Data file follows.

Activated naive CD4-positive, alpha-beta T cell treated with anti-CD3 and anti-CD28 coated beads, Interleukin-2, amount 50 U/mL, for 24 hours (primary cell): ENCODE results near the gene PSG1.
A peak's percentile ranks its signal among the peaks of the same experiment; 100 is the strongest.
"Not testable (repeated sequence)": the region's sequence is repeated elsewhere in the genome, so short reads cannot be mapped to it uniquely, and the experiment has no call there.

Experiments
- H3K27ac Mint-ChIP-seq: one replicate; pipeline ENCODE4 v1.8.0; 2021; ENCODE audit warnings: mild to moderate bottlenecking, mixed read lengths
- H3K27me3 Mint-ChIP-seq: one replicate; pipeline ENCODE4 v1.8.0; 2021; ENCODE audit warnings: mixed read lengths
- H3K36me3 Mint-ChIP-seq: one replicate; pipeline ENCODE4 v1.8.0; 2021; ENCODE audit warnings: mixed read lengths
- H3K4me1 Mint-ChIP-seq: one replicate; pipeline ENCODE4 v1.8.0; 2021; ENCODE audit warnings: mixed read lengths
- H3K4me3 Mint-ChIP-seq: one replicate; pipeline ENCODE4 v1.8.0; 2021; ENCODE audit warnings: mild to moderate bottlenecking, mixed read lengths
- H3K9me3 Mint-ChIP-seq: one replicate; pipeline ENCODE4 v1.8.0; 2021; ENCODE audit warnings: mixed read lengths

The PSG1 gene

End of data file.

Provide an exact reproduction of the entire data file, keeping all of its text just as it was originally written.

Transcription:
Activated naive CD4-positive, alpha-beta T cell treated with anti-CD3 and anti-CD28 coated beads, Interleukin-2, amount 50 U/mL, for 24 hours (primary cell): ENCODE results near the gene PSG1.
A peak's percentile ranks its signal among the peaks of the same experiment; 100 is the strongest.
"Not testable (repeated sequence)": the region's sequence is repeated elsewhere in the genome, so short reads cannot be mapped to it uniquely, and the experiment has no call there.

Experiments
- H3K27ac Mint-ChIP-seq: one replicate; pipeline ENCODE4 v1.8.0; 2021; ENCODE audit warnings: mild to moderate bottlenecking, mixed read lengths
- H3K27me3 Mint-ChIP-seq: one replicate; pipeline ENCODE4 v1.8.0; 2021; ENCODE audit warnings: mixed read lengths
- H3K36me3 Mint-ChIP-seq: one replicate; pipeline ENCODE4 v1.8.0; 2021; ENCODE audit warnings: mixed read lengths
- H3K4me1 Mint-ChIP-seq: one replicate; pipeline ENCODE4 v1.8.0; 2021; ENCODE audit warnings: mixed read lengths
- H3K4me3 Mint-ChIP-seq: one replicate; pipeline ENCODE4 v1.8.0; 2021; ENCODE audit warnings: mild to moderate bottlenecking, mixed read lengths
- H3K9me3 Mint-ChIP-seq: one replicate; pipeline ENCODE4 v1.8.0; 2021; ENCODE audit warnings: mixed read lengths

The PSG1 gene